While most pianists would conclude their recital with the Sonata from Franz Liszt, Khatia Buniatishvili, at the Cité de la Musique in Paris, choose to open with it. She is a fearless performer. Focused and intense – this mysterious sotto voce opening seems even more daunting when it has to form the first sound to resonate in the hall – she is sure to grab your attention from the very first bars and never really let go. You may first notice the speed, the vehemence, the electrifying energy, the occasional risk-taking, too, but pretty soon she also wins you over with her thorough control of sound and color (in spite of a none too flattering instrument provided by the Cité de la Musique), her unerring ability to really nail the key notes during the hardest passages, her dramatic presentation and the utterly romantic sweep that kicks Liszt back to life. In any case, Khatia Buniatishvili doesn't take any prisoners, but I guess most in the audience would have been willing to give their lives. She possesses the freedom to shape this music at will, yet the good news is she has a clear idea of how to use that freedom and while she may occasionally throw in a few flashes to reinforce the message, musicality prevails over empty rhetoric and circus display.
Promises are kept, Buniatishvili makes you believe in anything she does. Liszt's multiple themes are unraveled with the sang-froid of a bullfighter and there is never any doubt about her structural grasp of the work. She doesn't offer an easy ride (not that we want one), but it is an exhilarating one. From the start, her rubato in the Allegro energico was pulling towards the Grandioso passage, which sounded more inevitable than ever. The slower sections had a mesmerizing, almost improvisational quality. She tends to linger, perhaps too much at times, but what heartfelt tenderness, what grace she finds in these pages. In the Quasi adagio her gentle ruminations gradually revealed the underlying tension, which after a few bars felt as if it could erupt any moment. And erupt it did. But when she effortlessly whipped Liszt's Allegro energico (what a superbly played fuga) and Prestissimo fuocoso markings into submission, we were convinced it wasn't for the calculated effect of "see-how-quick-I-can-play", but simply because the music demands it.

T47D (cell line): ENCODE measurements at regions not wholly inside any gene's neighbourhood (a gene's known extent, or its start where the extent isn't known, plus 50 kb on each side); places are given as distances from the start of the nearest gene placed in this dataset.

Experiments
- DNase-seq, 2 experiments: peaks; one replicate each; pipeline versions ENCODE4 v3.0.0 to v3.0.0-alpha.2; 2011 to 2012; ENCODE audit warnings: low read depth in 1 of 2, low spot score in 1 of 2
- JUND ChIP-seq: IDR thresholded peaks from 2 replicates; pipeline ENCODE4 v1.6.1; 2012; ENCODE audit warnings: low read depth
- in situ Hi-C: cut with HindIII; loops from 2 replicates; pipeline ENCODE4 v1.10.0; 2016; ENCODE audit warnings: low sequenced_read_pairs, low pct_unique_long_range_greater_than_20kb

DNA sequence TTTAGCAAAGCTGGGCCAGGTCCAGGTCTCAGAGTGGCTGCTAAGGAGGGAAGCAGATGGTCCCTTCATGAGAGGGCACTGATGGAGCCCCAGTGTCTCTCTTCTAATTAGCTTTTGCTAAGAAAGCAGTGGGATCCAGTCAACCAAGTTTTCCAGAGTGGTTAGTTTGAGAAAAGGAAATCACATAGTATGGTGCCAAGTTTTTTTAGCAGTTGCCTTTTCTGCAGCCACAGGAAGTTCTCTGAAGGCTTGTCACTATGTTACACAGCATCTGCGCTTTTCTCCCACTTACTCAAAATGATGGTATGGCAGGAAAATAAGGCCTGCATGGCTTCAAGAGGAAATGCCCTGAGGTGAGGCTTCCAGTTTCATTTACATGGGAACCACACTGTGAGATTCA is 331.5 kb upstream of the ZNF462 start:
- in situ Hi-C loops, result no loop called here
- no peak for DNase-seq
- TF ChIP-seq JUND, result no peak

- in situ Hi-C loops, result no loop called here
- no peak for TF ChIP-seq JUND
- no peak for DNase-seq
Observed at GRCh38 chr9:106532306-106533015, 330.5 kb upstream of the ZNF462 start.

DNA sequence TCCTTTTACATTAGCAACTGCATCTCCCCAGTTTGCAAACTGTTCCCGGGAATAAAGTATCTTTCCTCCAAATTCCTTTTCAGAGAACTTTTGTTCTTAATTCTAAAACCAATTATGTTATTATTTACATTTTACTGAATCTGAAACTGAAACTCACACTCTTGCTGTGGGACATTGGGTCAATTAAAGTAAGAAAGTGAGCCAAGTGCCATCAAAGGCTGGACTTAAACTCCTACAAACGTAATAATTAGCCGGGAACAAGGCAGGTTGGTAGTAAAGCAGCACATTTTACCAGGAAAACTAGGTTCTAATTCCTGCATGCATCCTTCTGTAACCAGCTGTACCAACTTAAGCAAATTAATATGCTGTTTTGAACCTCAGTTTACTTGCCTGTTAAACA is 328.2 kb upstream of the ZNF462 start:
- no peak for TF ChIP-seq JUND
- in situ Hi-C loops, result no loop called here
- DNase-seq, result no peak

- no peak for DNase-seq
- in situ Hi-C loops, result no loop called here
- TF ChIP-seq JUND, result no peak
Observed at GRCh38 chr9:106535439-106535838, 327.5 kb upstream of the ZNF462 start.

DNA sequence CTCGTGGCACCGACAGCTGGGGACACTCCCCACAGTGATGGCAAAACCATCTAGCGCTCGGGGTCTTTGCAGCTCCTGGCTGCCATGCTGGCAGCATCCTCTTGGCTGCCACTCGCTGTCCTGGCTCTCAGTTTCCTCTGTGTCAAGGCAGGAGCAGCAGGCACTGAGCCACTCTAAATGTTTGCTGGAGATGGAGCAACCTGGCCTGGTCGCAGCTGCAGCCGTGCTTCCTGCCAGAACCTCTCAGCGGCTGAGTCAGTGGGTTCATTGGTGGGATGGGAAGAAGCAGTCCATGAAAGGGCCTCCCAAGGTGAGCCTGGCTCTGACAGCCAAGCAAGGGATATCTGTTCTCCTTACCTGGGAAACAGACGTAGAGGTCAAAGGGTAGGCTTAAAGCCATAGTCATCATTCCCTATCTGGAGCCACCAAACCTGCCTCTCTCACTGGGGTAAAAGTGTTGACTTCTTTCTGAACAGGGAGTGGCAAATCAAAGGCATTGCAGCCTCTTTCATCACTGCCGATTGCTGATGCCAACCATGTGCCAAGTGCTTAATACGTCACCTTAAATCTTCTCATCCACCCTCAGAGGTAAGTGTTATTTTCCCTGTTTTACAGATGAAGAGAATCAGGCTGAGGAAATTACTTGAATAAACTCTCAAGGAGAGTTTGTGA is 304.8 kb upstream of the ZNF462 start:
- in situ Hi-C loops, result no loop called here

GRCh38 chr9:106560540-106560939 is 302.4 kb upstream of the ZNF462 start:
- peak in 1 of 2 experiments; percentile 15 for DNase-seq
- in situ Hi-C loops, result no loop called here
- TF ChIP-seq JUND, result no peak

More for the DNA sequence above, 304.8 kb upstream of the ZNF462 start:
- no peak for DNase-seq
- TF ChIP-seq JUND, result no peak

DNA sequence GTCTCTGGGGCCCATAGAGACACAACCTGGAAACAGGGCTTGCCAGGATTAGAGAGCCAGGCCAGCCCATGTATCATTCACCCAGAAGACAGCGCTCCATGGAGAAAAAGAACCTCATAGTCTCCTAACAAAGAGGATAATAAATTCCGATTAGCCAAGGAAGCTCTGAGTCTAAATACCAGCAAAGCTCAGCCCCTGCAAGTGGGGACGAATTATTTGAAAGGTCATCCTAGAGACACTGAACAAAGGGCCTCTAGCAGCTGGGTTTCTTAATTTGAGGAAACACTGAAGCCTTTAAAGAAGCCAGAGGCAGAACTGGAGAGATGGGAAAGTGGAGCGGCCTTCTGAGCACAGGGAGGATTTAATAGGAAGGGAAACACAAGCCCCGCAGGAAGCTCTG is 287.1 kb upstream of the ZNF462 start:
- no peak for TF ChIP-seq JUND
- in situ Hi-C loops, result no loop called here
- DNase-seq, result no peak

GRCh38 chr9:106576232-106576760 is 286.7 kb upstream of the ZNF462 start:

This was playing of absolute mastery, and of total seduction. The effect was magnified in the 1st Mephisto Waltz, which got a blistering performance as well, carried by an infernal rhythmic drive that grabbed the demonic Liszt in uncompromising terms and smelled of sulfur from beginning to end. The beauty and nostalgia Buniatishvili found in the middle section were totally out of this world.
Next came the Scherzi #1 to 3 from Frédéric Chopin. And while it's not particularly interesting to hear three of these Scherzi back to back, their volatile character suited Buniatishvili like a glove and she intensified the contrast between the agitated outer sections and the slow central passages with plenty of imagination. This Chopin was feverish, impetuous and bold, but one who also showed his other side in hyper-delicate confessions. Yet the true strength of Buniatishvili's readings resides in her ability to make these Scherzi sound as improvised, as if fired up by the mood of the moment, best demonstrated in her pensive, sincere treatment of the trio's.
Buniatishvili concluded her recital with a take-home performance of Igor Stravinsky's Three Movements of Petrushka. She not only captured the characters and scenes of the ballet with striking accuracy and detail – I had no problem seeing the ballet in front of me – she also honored Stravinsky's attempt to bring out the harmonic and percussive possibilities of the instrument. In spite of the devilishly fast tempo, the different voices remained intelligible in even the most note-saturated passages. The transition between the opening Russian dance and the scene in Petrushka's cell was handled with tremendous theatrical flair. The hustle and bustle of the market scene was painted with vivacity, dramatic eloquence, a touch of playfulness and sarcasm. Seeing the blur of her hands covering the full keyboard only enhanced the excitement. Again, this was piano playing of the highest order.
Only 24, but what charisma and what generosity. You may disagree with certain positions she takes, but there is no denying that behind her dizzying technical gifts, here is a young artist whose musical insights are totally refreshing and demand to be considered. Before the recital people were abuzz with comments full of anticipation. While many had heard about the young Georgian pianist with the difficult name (there was even some confusion with her compatriot, violinist Lisa Batiashvili), it was obvious not many had actually experienced her live yet. When the recital was over, however, there couldn't have been any more doubts: a new lioness of the piano has entered the arena and her name is Khatia Buniatishvili.
Copyright © 2012, Marc Haegeman